In Sarina, just south of Mackay [Queensland].

If you love singing, there’s a lot of flexibility within the country music genre, and if you love storytelling, that’s there.
That’s right. And that’s what I love about it mostly. They’re songs with meaning and thought really put into it to create something that makes people feel something and that’s what’s most important to me.

After you’d have your Vince Gill moment what artists did you find your way to?
Merle Haggard, I love Merle. George Strait, I love. I love all that older country, and then along the way I fell in love with outlaw country – Waylon Jennings and all that kind of stuff.

So you went to the CMAA Academy – when was that and how did you find that experience?
I went once as a junior, in 2011, once as a singer and once as a band member when they started the instrumental course. I think it would have been 2014 and 2015 for the last two. And they were quite amazing experiences. I was thinking about this the other day – it helped a lot with what I’m doing now. I did my first big photo shoot the other day and shooting a video for the single today. We start work on the album tomorrow. And that’s all stuff we went through at the academy. I think it would have been a lot more overwhelming if I hadn’t gone through that before.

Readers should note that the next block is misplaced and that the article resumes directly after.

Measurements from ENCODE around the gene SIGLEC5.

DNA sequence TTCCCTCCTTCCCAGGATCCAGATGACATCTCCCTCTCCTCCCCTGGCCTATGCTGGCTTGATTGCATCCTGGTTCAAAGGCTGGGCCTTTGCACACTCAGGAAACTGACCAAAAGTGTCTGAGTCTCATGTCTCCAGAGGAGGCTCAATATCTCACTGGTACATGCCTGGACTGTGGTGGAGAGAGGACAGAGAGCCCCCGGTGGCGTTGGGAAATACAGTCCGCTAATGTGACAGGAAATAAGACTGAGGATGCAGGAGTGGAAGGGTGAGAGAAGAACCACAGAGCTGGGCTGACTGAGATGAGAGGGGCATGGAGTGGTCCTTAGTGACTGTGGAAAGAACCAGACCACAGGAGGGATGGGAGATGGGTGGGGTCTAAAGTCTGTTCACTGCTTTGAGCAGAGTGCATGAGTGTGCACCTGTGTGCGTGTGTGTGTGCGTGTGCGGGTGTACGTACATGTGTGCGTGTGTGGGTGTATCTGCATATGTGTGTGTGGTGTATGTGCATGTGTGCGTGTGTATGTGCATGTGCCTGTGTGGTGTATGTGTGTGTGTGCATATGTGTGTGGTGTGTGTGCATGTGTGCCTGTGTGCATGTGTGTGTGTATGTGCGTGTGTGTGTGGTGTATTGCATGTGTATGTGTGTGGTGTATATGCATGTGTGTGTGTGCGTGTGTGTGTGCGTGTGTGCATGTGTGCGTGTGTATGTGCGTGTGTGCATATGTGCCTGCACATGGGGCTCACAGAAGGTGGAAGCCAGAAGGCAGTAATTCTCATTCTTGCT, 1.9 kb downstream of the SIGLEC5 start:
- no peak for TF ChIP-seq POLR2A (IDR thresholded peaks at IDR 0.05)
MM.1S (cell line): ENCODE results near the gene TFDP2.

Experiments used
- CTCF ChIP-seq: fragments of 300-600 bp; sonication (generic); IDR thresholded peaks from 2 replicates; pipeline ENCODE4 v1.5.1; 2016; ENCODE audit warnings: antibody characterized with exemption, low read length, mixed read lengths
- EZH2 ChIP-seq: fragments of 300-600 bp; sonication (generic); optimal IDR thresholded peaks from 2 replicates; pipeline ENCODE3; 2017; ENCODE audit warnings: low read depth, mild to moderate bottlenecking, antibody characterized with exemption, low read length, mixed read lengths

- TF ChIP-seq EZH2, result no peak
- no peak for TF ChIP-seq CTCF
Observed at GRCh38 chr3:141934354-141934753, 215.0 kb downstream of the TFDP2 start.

Do you like being a member of a band as much as you like being the singer?
That’s a tough one. I’ve not really been a singer for long. Once I left high school I just needed something to pay the rent and bills, doing session work and just playing for people. And it got to a point where I didn’t want to any more. If that’s what you want to do, that’s cool – there’s nothing wrong with it at all – but it just wasn’t what I wanted to do. Which is why I ended up auditioning for The Voice, because I wanted to change that. I didn’t want to just play for other people any more.

That’s really interesting, that auditioning for The Voice came out of a desire to have a change. It’s a big thing to do, it’s a big gesture to make.
I got comfortable just playing for people and I got comfortable being in the background even though I wanted to sing, which put me in a weird situation, because I felt uncomfortable being in front of people but wanting to be there. And I thought to myself, I want to sing more than I want to stay comfortable, so I gave it a go. And thankfully I did.

Speaking of being out the front, you are going to perform at the Gympie Muster. You have played the muster before as a backing musician. Now that you have established yourself as a singer, are you feeling relaxed about being out the front of a band?